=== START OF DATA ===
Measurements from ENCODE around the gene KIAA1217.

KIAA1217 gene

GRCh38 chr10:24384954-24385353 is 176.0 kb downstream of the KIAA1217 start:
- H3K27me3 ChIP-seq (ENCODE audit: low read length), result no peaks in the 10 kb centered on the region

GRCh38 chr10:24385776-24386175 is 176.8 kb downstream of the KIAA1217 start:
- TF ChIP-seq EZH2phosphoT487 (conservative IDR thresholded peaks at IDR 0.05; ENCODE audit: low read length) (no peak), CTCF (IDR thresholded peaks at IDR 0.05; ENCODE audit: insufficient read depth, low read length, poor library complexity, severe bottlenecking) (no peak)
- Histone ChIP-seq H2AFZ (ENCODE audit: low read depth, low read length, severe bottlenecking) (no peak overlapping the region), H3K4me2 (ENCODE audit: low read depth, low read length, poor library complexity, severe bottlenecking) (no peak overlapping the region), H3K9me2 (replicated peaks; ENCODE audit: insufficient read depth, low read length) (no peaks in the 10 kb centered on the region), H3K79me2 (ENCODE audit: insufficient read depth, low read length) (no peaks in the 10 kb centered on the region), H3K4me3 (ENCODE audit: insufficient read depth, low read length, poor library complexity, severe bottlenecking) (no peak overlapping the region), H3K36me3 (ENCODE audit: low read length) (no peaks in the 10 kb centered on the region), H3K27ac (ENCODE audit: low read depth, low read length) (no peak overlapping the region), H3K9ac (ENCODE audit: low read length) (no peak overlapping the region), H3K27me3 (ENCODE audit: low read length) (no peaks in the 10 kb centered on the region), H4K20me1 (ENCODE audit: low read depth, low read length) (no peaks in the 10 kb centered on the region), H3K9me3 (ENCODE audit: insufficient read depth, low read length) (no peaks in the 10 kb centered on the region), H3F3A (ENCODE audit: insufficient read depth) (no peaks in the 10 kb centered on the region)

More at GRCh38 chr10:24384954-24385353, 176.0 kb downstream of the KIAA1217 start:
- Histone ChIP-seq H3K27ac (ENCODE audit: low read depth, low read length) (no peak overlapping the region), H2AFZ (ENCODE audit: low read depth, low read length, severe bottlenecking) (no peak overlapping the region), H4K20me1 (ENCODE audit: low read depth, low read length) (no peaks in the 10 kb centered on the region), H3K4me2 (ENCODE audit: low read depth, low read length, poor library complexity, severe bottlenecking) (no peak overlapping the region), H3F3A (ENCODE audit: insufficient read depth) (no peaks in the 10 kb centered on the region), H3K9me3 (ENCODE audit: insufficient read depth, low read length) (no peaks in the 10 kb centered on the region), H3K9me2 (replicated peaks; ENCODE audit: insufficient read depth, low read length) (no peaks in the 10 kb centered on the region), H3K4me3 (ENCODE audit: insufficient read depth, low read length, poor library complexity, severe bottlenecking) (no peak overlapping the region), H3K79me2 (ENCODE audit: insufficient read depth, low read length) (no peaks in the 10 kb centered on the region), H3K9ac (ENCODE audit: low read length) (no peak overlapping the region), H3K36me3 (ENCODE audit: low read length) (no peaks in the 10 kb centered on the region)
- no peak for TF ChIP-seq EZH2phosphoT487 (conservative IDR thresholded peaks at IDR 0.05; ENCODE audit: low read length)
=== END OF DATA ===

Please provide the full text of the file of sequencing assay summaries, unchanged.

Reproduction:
Measurements from ENCODE around the gene KIAA1217.

KIAA1217 gene

GRCh38 chr10:24384954-24385353 is 176.0 kb downstream of the KIAA1217 start:
- H3K27me3 ChIP-seq (ENCODE audit: low read length), result no peaks in the 10 kb centered on the region

GRCh38 chr10:24385776-24386175 is 176.8 kb downstream of the KIAA1217 start:
- TF ChIP-seq EZH2phosphoT487 (conservative IDR thresholded peaks at IDR 0.05; ENCODE audit: low read length) (no peak), CTCF (IDR thresholded peaks at IDR 0.05; ENCODE audit: insufficient read depth, low read length, poor library complexity, severe bottlenecking) (no peak)
- Histone ChIP-seq H2AFZ (ENCODE audit: low read depth, low read length, severe bottlenecking) (no peak overlapping the region), H3K4me2 (ENCODE audit: low read depth, low read length, poor library complexity, severe bottlenecking) (no peak overlapping the region), H3K9me2 (replicated peaks; ENCODE audit: insufficient read depth, low read length) (no peaks in the 10 kb centered on the region), H3K79me2 (ENCODE audit: insufficient read depth, low read length) (no peaks in the 10 kb centered on the region), H3K4me3 (ENCODE audit: insufficient read depth, low read length, poor library complexity, severe bottlenecking) (no peak overlapping the region), H3K36me3 (ENCODE audit: low read length) (no peaks in the 10 kb centered on the region), H3K27ac (ENCODE audit: low read depth, low read length) (no peak overlapping the region), H3K9ac (ENCODE audit: low read length) (no peak overlapping the region), H3K27me3 (ENCODE audit: low read length) (no peaks in the 10 kb centered on the region), H4K20me1 (ENCODE audit: low read depth, low read length) (no peaks in the 10 kb centered on the region), H3K9me3 (ENCODE audit: insufficient read depth, low read length) (no peaks in the 10 kb centered on the region), H3F3A (ENCODE audit: insufficient read depth) (no peaks in the 10 kb centered on the region)

More at GRCh38 chr10:24384954-24385353, 176.0 kb downstream of the KIAA1217 start:
- Histone ChIP-seq H3K27ac (ENCODE audit: low read depth, low read length) (no peak overlapping the region), H2AFZ (ENCODE audit: low read depth, low read length, severe bottlenecking) (no peak overlapping the region), H4K20me1 (ENCODE audit: low read depth, low read length) (no peaks in the 10 kb centered on the region), H3K4me2 (ENCODE audit: low read depth, low read length, poor library complexity, severe bottlenecking) (no peak overlapping the region), H3F3A (ENCODE audit: insufficient read depth) (no peaks in the 10 kb centered on the region), H3K9me3 (ENCODE audit: insufficient read depth, low read length) (no peaks in the 10 kb centered on the region), H3K9me2 (replicated peaks; ENCODE audit: insufficient read depth, low read length) (no peaks in the 10 kb centered on the region), H3K4me3 (ENCODE audit: insufficient read depth, low read length, poor library complexity, severe bottlenecking) (no peak overlapping the region), H3K79me2 (ENCODE audit: insufficient read depth, low read length) (no peaks in the 10 kb centered on the region), H3K9ac (ENCODE audit: low read length) (no peak overlapping the region), H3K36me3 (ENCODE audit: low read length) (no peaks in the 10 kb centered on the region)
- no peak for TF ChIP-seq EZH2phosphoT487 (conservative IDR thresholded peaks at IDR 0.05; ENCODE audit: low read length)